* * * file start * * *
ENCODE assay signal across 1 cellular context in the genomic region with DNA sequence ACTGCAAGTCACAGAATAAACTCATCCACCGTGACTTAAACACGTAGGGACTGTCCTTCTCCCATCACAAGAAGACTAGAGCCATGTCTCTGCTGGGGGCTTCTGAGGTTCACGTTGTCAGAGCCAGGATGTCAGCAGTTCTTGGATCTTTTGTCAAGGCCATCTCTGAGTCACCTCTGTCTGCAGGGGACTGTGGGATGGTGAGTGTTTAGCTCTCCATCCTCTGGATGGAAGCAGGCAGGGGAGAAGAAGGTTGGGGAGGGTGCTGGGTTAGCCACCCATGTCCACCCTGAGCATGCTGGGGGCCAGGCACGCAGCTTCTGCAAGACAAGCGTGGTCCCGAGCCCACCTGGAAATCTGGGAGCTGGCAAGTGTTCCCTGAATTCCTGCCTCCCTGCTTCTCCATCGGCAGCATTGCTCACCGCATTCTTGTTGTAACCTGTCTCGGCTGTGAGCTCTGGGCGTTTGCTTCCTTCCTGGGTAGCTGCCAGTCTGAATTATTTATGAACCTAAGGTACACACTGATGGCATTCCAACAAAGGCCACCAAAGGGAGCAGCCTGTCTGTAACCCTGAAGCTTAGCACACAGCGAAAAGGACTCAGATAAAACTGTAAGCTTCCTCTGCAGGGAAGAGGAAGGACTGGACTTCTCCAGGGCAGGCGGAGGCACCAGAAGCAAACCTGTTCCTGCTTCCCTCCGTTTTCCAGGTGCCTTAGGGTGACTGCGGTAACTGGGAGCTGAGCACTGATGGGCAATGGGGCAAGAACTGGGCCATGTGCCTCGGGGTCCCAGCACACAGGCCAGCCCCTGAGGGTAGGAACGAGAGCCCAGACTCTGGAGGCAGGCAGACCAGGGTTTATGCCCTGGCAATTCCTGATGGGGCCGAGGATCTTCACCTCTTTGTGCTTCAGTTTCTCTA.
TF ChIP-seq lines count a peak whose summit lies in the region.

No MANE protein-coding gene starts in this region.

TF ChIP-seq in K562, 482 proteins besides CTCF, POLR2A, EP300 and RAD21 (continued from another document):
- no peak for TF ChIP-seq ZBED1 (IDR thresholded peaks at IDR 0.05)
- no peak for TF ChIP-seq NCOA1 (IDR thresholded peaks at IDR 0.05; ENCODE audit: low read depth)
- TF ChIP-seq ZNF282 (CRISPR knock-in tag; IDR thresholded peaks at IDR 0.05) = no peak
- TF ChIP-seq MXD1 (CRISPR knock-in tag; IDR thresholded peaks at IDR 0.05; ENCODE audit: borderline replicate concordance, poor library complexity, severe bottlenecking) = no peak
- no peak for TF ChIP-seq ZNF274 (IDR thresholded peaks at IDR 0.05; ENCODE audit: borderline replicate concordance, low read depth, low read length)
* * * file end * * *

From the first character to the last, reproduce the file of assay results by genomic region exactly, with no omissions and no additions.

ENCODE assay signal across 1 cellular context in the genomic region with DNA sequence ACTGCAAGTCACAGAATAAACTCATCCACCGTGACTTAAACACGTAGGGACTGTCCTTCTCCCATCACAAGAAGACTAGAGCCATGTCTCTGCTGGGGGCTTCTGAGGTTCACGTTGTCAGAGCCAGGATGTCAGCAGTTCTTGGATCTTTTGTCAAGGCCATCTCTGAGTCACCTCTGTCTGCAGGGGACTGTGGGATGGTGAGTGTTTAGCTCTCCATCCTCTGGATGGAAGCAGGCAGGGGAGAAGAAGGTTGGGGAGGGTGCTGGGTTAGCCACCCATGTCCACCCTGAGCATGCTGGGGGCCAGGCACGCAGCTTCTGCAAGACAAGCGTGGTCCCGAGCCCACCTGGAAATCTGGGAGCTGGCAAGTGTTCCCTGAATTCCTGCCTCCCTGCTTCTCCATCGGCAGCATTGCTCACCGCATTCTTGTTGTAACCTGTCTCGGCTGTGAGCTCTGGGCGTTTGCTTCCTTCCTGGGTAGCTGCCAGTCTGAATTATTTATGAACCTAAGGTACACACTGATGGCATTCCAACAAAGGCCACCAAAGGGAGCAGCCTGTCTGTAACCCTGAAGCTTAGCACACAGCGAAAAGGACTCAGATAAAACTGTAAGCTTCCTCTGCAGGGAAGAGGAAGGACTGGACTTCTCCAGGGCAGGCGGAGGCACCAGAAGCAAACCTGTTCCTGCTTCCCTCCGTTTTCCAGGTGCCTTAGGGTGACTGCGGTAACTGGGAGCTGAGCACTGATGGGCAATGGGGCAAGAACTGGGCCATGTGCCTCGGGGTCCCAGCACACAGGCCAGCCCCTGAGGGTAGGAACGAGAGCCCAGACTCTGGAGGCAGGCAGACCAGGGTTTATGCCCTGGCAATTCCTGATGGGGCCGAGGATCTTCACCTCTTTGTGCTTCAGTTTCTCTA.
TF ChIP-seq lines count a peak whose summit lies in the region.

No MANE protein-coding gene starts in this region.

TF ChIP-seq in K562, 482 proteins besides CTCF, POLR2A, EP300 and RAD21 (continued from another document):
- no peak for TF ChIP-seq ZBED1 (IDR thresholded peaks at IDR 0.05)
- no peak for TF ChIP-seq NCOA1 (IDR thresholded peaks at IDR 0.05; ENCODE audit: low read depth)
- TF ChIP-seq ZNF282 (CRISPR knock-in tag; IDR thresholded peaks at IDR 0.05) = no peak
- TF ChIP-seq MXD1 (CRISPR knock-in tag; IDR thresholded peaks at IDR 0.05; ENCODE audit: borderline replicate concordance, poor library complexity, severe bottlenecking) = no peak
- no peak for TF ChIP-seq ZNF274 (IDR thresholded peaks at IDR 0.05; ENCODE audit: borderline replicate concordance, low read depth, low read length)